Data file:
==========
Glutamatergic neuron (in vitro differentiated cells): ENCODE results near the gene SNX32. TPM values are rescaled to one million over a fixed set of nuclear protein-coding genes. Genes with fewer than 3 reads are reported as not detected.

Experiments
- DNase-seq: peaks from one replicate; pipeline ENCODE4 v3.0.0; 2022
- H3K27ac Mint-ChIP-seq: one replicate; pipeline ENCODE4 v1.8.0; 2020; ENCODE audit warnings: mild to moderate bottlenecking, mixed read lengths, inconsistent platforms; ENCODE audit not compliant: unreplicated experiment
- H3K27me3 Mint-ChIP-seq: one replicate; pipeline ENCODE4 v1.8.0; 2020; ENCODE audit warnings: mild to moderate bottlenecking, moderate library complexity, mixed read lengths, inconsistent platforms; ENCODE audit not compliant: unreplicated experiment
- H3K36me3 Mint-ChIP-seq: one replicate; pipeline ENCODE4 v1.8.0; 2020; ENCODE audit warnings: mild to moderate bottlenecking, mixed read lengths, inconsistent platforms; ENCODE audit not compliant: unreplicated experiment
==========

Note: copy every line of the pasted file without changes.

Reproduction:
Glutamatergic neuron (in vitro differentiated cells): ENCODE results near the gene SNX32. TPM values are rescaled to one million over a fixed set of nuclear protein-coding genes. Genes with fewer than 3 reads are reported as not detected.

Experiments
- DNase-seq: peaks from one replicate; pipeline ENCODE4 v3.0.0; 2022
- H3K27ac Mint-ChIP-seq: one replicate; pipeline ENCODE4 v1.8.0; 2020; ENCODE audit warnings: mild to moderate bottlenecking, mixed read lengths, inconsistent platforms; ENCODE audit not compliant: unreplicated experiment
- H3K27me3 Mint-ChIP-seq: one replicate; pipeline ENCODE4 v1.8.0; 2020; ENCODE audit warnings: mild to moderate bottlenecking, moderate library complexity, mixed read lengths, inconsistent platforms; ENCODE audit not compliant: unreplicated experiment
- H3K36me3 Mint-ChIP-seq: one replicate; pipeline ENCODE4 v1.8.0; 2020; ENCODE audit warnings: mild to moderate bottlenecking, mixed read lengths, inconsistent platforms; ENCODE audit not compliant: unreplicated experiment